Tip about the cashew butter: I made homemade cashew butter using salted, roasted cashews (unsalted, raw cashews would also work) for this recipe, but store-bought cashew butter may also be used in this recipe. 1 cup cashews = 1/2 cup cashew butter (roughly). Blend in a food processor for a long time. You'll know when it's ready.

Tip about the granola: I used leftover homemade granola for this. I actually happened to have granola on hand without any add-ins -- no dried fruit or nuts. If your granola has add-ins, I'd pick out the dried fruit. The nuts might be OK left in, since they'll blend in pretty well with the cashew butter.

Cashew Butter Cups:


1/2 cup cashew butter, salted (if not salted, add a pinch of salt) (see note above)
1/4 cup sugar
1/2 cup leftover granola (see note above; optional but strongly recommended for texture)
1 teaspoon oil
1/2 teaspoon vanilla extract


2 cups chocolate chips

Line a 12-cup muffin tin with baking liners. Melt chocolate over low heat, using a spatula to stir. Add a teaspoon of melted chocolate to each liner, spreading to cover the bottom. Place in fridge to harden. Meanwhile, prepare filling by combining all ingredients in a food processor until creamy. Divide filling evenly among cups. Add another teaspoon of melted chocolate on top of filling and spread to cover filling as best you can. Let chocolate set in the fridge. Enjoy at room temperature.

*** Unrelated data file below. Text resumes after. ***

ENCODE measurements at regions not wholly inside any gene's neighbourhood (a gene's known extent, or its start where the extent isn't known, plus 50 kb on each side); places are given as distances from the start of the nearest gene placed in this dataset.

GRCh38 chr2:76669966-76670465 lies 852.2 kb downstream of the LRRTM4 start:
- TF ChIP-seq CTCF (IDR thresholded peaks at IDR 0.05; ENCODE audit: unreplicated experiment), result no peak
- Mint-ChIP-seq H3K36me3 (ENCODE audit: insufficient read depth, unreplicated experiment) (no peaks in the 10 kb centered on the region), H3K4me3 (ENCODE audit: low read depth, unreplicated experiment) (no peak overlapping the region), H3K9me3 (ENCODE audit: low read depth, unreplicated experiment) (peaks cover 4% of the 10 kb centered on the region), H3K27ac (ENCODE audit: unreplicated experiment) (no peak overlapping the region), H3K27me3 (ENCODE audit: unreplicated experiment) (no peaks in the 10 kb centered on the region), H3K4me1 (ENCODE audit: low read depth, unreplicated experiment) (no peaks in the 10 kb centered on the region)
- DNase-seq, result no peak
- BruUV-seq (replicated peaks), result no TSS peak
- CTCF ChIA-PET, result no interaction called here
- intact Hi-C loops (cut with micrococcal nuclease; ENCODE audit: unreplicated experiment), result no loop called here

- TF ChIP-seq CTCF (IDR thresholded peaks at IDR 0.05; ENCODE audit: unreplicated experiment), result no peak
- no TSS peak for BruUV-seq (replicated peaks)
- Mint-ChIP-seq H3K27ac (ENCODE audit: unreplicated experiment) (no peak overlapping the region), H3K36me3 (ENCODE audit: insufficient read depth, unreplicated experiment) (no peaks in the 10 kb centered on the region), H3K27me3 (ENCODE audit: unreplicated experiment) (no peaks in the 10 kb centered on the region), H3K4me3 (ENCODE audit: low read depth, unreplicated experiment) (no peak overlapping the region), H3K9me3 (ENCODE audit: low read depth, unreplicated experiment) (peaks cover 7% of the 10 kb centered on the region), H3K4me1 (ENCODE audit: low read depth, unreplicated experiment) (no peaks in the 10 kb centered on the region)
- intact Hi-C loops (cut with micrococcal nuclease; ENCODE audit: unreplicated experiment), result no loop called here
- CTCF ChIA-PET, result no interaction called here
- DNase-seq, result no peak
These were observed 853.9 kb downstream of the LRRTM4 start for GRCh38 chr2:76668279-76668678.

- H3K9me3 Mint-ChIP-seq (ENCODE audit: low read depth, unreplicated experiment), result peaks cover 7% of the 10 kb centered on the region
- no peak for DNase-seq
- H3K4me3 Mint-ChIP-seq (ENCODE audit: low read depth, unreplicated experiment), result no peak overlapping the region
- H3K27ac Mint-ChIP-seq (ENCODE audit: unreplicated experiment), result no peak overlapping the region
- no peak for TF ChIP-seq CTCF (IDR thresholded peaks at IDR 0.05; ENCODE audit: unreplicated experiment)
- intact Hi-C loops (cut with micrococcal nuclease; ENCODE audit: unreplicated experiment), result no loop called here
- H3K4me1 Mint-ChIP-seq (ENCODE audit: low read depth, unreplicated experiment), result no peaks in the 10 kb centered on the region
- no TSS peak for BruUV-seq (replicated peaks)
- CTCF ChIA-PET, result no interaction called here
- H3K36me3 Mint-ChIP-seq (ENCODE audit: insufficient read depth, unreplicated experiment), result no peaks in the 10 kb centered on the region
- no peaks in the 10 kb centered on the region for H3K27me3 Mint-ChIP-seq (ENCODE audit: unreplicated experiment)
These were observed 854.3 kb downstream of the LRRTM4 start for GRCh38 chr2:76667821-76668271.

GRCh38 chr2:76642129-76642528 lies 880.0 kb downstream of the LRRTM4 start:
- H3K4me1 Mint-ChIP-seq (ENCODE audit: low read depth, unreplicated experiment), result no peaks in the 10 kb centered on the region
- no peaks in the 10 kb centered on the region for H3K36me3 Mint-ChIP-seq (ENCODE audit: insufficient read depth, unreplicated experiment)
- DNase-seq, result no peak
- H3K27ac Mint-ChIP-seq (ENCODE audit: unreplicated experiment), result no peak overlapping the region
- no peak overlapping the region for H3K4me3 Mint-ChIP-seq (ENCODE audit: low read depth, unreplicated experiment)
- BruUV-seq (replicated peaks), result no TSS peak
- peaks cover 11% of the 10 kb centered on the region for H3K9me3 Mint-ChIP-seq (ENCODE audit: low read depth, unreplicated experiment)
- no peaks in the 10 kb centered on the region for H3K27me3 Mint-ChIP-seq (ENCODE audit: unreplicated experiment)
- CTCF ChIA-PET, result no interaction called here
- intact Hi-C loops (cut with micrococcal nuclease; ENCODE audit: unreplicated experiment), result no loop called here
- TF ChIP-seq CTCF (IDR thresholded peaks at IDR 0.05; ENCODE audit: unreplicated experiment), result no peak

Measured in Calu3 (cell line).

Yield: 12 cups

*Well, maybe boring to some people. I personally find Cheers, my cat and laundry very exciting.

Tuesday, January 22, 2013

Life of Pi(zza)

What to do in Michigan on a snowy Friday night? MAKE PIZZA! Our standby has been a decadent, buttery Chicago-style deep dish recipe from Cook's Illustrated (found here), but in order to go easy on our wallets and waists, I decided to make a thin pizza crust without so much crust. I was going for a St. Louis-style crispy thin crust, but this ended up more like a hand-tossed. But a hand-tossed I liked! This crust would be a perfect canvas for your favorite sauces and toppings, as it's a good balance between thin and thick. Load 'em on!